Thumbs up for Wyo's wind tax


Wyoming has some of the world's best winds for generating power. And wind energy developers salivate over all those big, wide-open, unpeopled spaces. It's no surprise then that turbines have been sprouting in those spaces at a rapid rate over the past year or so, upping the state's total wind generating capacity by more than 30 percent in just one year. Given Wyoming's status as an energy colony – it produced nearly half of all the coal used in the U.S. last year – it is a bit surprising the reception the state has given to wind, which has been with less than open arms.

The state banned wind farms from prime sage grouse areas, putting about half of the state's highest grade winds off-limits. It repealed its sales tax exemption for turbines. And some of its most prominent public officials have blasted the industry for running roughshod over Wyoming's wild lands and wildlife. Now, as part of a flurry of wind-hampering bills, the legislature is on the brink of passing a wind tax, and the turbine pushers are in a frenzy of worry. They’re even mimicking their colleagues in the oil and gas industry, threatening to leave the state if a tax passes.

But such a tax could be the best thing that ever happened to wind in Wyoming. 

In case you hadn't been paying attention, Wyoming is run by the fossil fuel industry. And that's not just because of there are so many industry hacks lobbying in the capitol, or because the oil and gas guys finance most of the state's campaigns or even because most Wyoming politicians – I kid you not – worked in the oil, gas or coal industry at one time or another prior to, or during, and often after their political career. It's because the state’s coffers are as dependent on fossil fuel tax revenues as a baby is on his mother's breast.

In any given year, the gas and oil industry in Wyoming contributes more than $1.5 billion to state and local government budgets through severance taxes, royalties, sales/use taxes and property taxes. Coal producers add another $800 million or more annually. Those are just direct payments, and don't include the tens of thousands of jobs that the fossil fuel industry brings to the state -- – the coal mines alone employ some 18,000 people at an average salary of $65,000. Meanwhile, the wind industry contributed just $3.8 million in property taxes for 2009, in addition to a bit for state land leases (the sales tax exemption remains in effect until the end of this year).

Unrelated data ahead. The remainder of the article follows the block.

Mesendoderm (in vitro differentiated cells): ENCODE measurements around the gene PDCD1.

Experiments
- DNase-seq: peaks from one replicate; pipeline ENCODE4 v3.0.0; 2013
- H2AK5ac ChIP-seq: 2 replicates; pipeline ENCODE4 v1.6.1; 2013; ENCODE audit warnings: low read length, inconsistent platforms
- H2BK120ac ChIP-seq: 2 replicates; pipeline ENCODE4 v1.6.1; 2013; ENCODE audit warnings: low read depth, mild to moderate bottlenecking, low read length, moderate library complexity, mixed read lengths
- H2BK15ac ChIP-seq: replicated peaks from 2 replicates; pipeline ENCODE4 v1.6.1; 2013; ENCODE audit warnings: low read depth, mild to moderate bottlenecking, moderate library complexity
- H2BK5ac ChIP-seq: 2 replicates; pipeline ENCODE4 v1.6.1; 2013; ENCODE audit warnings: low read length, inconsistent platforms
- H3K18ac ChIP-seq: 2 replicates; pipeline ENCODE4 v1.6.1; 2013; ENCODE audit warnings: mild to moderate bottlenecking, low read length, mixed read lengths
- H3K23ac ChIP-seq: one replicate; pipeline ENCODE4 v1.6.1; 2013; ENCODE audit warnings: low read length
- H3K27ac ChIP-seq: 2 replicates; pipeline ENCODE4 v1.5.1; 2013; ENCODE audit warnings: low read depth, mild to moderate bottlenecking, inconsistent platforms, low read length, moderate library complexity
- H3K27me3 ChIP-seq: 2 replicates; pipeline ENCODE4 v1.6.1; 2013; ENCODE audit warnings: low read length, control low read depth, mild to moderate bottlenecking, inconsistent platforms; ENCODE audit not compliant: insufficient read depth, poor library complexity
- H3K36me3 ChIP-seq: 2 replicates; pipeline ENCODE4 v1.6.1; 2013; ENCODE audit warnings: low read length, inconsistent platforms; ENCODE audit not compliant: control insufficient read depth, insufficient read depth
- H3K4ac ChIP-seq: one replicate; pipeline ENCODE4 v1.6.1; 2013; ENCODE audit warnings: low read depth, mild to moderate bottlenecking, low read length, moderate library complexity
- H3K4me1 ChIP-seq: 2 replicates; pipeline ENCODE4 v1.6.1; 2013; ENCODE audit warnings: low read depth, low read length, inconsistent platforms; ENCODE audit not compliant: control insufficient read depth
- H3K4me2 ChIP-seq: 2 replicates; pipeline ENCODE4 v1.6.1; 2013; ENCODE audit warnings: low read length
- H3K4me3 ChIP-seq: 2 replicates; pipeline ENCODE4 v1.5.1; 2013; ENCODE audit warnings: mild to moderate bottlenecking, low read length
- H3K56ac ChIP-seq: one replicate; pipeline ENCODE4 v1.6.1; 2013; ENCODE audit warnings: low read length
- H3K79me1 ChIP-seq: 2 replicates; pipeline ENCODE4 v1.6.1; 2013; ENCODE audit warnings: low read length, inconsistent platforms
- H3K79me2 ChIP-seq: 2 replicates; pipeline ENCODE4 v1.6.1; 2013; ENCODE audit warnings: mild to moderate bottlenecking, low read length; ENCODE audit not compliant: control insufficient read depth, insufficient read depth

So, when Wyoming seems to be picking on wind, while bending over for fossil fuels, it's mostly due to practical, not ideological, considerations (though polls show that more than half of the half-million people in the state don’t believe in global warming). That explains why, when the state moved to protect sage grouse "core areas" in hopes of avoiding an Endangered Species Act listing for the bird, it carefully drew the lines so as to leave the oil and gas hotspots free from regulation. State officials readily admit that the core areas were drawn not, primarily, to save the diminishing species of bird, but to keep the cash flowing and the roughnecks working. Meanwhile, many of the windy sweet spots were overlain with core areas, putting them off-limits to turbines.

The proposed Wyoming wind tax, a modest $1-per-megawatt-hour, passed the state House last week, and is headed for the Senate. At current levels of wind power generation, it would generate $5 million or so in annual revenue. That could easily double or triple by 2012, when the tax would go into effect (the Power Company of Wyoming's proposed wind farm could, alone, have three times the capacity of all of Wyoming's existing turbines). Never will it generate as much as oil and gas and coal for the state coffers, but then, wind isn't going to run out, either, or be made obsolete by climate concerns, so this is a reliable, long-term investment.

More importantly, though, the tax, in principle, puts wind power in the same category as fossil fuels in Wyoming, and makes it subject to the state's motto: "Bring on your energy projects. Then we'll tax the hell out of them." When those big turbines start adding some money to Wyoming's schools and other state programs, people are likely to start seeing them in a more favorable light. Or, at least – as they’ve done with oil and gas – they’ll be more likely to ignore their impacts (which would be good for wind, but maybe not for Wyoming).

So, to the wind industry folks who are all in a tizzy over this tax: Relax. It may make the economics a bit tougher when it comes to building a wind farm. But it could ease up the political opposition to turbines, which seems to grow daily in the state. As for the "we'll go somewhere else if you tax us" rhetoric that you stole from your oil and gas counterparts? It just does not become you.

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